Books

Short works

Books : reviews

Peter F. Hamilton.
Watching Trees Grow: + Ian McDonald, Tendeleo's Story.
Gollancz. 2000

rating : 3 : worth reading
review : 6 July 2003

Peter Hamilton's SF detective novella is packaged back-to-back "Ace Double" style with a second novella by a different author that I am not reviewing.

Contents

Watching Trees Grow. 2000

It is 1832 in what is clearly an alternate universe, and a shocking murder has just been committed. There is not enough evidence to catch, let alone convict, the murderer. But the man in charge of the case is nothing if not dogged. And over the years technology improves, whittling down the number of suspects, until eventually, in a very different world, justice is done.

This is a lovely alternate world, and a lovely description of advancing science. It is not really a classic detective story, though, as we are not given the clues we need to solve the crime ourselves; we are just along for the ride. And I think the punishment finally meted out on the murderer is one of the most truely chilling I have ever seen suggested.

Peter F. Hamilton.
Fallen Dragon.
Pan. 2001

Peter F. Hamilton.
Manhattan in Reverse.
Pan. 2011

Contents

Watching Trees Grow. 2000

It is 1832 in what is clearly an alternate universe, and a shocking murder has just been committed. There is not enough evidence to catch, let alone convict, the murderer. But the man in charge of the case is nothing if not dogged. And over the years technology improves, whittling down the number of suspects, until eventually, in a very different world, justice is done.

This is a lovely alternate world, and a lovely description of advancing science. It is not really a classic detective story, though, as we are not given the clues we need to solve the crime ourselves; we are just along for the ride. And I think the punishment finally meted out on the murderer is one of the most truely chilling I have ever seen suggested.

Footvote. 2004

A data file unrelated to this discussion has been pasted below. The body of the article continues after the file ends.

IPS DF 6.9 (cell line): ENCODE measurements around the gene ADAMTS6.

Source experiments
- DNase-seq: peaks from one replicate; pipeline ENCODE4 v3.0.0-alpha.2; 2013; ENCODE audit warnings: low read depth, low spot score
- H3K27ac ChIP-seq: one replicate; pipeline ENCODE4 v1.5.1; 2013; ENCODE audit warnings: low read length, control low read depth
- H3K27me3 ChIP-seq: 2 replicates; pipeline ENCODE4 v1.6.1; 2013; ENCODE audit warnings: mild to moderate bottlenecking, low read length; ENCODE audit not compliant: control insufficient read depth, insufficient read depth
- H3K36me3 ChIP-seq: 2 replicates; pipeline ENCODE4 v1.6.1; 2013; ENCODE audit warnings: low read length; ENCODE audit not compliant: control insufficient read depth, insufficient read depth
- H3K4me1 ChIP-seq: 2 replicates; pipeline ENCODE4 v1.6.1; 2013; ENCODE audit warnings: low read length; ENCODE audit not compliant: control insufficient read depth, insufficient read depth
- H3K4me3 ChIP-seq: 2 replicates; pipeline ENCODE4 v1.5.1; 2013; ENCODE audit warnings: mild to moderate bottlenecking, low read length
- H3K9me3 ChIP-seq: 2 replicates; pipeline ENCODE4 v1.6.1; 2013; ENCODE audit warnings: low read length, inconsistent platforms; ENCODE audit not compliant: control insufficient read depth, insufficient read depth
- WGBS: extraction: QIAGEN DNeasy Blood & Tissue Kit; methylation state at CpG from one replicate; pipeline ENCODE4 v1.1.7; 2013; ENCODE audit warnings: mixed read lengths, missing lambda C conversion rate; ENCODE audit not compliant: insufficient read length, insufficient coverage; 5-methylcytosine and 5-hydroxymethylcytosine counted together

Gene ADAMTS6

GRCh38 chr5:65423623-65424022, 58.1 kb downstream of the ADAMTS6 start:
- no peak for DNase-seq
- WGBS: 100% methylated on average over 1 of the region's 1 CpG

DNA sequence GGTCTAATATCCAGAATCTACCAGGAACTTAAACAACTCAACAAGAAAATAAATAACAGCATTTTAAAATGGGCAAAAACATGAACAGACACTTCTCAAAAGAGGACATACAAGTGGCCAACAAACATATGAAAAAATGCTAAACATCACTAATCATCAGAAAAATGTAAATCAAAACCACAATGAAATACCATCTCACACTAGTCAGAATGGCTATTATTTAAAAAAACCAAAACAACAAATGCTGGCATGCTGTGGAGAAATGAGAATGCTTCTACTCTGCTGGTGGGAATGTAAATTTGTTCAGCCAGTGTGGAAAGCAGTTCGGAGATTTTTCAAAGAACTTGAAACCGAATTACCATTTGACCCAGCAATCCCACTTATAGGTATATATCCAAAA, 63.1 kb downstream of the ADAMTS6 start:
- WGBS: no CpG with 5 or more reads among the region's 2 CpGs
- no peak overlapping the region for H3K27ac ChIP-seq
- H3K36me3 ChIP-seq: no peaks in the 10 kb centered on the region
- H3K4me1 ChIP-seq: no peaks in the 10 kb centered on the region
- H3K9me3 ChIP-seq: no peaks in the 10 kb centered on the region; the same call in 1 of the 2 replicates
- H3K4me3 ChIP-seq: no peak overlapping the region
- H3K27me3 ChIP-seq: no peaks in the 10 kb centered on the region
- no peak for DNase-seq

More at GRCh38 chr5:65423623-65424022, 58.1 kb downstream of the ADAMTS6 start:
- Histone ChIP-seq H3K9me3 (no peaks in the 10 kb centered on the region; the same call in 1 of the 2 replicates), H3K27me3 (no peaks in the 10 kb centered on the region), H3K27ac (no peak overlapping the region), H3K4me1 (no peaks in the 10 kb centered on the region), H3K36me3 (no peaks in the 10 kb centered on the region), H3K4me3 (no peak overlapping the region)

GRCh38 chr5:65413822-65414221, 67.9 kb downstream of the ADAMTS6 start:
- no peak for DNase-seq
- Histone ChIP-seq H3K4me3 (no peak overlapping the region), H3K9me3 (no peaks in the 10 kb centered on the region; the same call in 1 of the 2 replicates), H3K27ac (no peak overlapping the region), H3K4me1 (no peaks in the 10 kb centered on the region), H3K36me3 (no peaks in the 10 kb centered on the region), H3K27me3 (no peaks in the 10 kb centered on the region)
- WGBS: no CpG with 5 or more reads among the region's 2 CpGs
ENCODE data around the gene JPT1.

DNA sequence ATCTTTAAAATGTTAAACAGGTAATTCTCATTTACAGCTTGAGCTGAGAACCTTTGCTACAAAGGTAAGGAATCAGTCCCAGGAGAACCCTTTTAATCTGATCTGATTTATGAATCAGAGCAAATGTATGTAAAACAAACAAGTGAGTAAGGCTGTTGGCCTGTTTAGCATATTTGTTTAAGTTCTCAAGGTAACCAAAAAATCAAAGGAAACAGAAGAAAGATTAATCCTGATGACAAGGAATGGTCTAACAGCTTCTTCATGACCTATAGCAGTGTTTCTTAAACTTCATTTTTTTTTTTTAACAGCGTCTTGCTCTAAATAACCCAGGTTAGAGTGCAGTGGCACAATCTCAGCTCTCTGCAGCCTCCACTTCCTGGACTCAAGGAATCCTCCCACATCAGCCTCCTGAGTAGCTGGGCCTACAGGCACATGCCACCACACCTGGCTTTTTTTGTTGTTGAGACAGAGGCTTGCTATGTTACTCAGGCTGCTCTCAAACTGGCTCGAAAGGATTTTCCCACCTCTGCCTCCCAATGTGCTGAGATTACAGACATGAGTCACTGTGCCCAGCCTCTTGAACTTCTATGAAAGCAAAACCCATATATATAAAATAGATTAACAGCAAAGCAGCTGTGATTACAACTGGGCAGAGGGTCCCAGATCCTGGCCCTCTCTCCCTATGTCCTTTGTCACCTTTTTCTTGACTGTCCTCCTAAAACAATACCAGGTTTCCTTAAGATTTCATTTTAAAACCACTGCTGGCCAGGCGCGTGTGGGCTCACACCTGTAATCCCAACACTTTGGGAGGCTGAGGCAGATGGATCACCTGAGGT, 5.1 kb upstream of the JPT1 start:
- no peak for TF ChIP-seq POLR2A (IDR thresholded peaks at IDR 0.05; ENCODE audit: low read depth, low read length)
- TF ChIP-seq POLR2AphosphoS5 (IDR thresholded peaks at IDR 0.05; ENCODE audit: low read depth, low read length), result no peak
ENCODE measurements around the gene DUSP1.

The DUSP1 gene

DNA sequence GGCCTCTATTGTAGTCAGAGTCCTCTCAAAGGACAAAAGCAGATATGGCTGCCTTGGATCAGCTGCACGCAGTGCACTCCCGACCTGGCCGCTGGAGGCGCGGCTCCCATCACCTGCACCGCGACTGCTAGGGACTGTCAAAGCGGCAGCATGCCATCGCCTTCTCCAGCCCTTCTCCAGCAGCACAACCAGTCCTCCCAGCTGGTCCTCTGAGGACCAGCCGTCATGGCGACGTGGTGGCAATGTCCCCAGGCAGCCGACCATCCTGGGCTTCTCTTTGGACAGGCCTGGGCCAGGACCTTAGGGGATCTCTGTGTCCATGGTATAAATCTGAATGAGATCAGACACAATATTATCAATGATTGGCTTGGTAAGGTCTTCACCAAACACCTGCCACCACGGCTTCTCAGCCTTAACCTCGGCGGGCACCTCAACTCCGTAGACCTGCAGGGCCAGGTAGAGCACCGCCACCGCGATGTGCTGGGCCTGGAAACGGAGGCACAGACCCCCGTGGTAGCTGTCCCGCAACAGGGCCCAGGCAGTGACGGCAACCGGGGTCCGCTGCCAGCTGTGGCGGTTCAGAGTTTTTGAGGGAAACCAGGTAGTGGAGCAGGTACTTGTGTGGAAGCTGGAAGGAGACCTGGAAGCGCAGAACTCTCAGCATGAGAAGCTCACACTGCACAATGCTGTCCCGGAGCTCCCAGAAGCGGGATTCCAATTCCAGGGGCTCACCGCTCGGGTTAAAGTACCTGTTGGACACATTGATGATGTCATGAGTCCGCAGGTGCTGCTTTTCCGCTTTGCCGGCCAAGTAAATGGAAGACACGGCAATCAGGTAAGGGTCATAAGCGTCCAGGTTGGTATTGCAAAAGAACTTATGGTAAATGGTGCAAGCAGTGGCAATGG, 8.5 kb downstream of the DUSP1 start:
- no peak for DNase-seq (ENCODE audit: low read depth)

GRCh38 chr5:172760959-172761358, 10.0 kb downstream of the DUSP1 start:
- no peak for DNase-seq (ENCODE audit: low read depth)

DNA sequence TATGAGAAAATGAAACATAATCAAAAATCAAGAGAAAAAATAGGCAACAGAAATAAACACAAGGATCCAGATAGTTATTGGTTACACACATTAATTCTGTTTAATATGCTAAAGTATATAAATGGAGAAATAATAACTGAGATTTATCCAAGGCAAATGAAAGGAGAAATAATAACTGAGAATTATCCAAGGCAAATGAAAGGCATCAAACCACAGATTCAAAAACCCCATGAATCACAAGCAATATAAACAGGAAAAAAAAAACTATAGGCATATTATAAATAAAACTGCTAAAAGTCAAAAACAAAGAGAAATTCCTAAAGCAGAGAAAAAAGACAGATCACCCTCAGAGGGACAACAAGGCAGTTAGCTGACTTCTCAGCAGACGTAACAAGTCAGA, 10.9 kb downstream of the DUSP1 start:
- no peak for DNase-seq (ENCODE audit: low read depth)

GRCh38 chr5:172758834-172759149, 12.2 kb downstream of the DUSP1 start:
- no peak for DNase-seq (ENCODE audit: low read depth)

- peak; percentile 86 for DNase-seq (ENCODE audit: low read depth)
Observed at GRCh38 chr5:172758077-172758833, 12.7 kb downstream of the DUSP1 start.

If at First.... 2007
The Forever Kitten. 2005
Blessed by an Angel. 2007
The Demon Trap. 2008
Manhattan in Reverse. 2011

Peter F. Hamilton.
Great North Road.
Pan. 2012

rating : 3 : worth reading
review : 18 May 2014

When attending a Newcastle murder scene, Detective Sidney Hurst finds a dead North family clone. Yet none have been reported missing. And in 2122, twenty years ago, a North clone billionaire was horrifically murdered in the same manner on the tropical planet of St Libra. So, if the murderer is still at large, was Angela Tramelo wrongly convicted? She never wavered under interrogation, claiming she alone survived an alien attack.

Investigating this potential alien threat now becomes the Human Defence Agency’s top priority. St Libran bio-fuel is the lifeblood of Earth’s economy and must be secured. A vast expedition is mounted via the Newcastle gateway, and experts are dispatched to the planet – with Angela Tramelo, grudgingly released from prison. But the expedition is cut off deep within St Libra’s rainforests, and the murders begin. Angela insists it’s the alien, but her new colleagues aren’t sure. Did she see an alien, or does she have other reasons for being on St Libra?

This is part future police procedural, part Predator, part human colonisation via stargates, part genetic bio-mods, and part lots of other SFnal tropes. That’s a lot of parts: at 1087 pages, this could justly claim “I am large, I contain multitudes.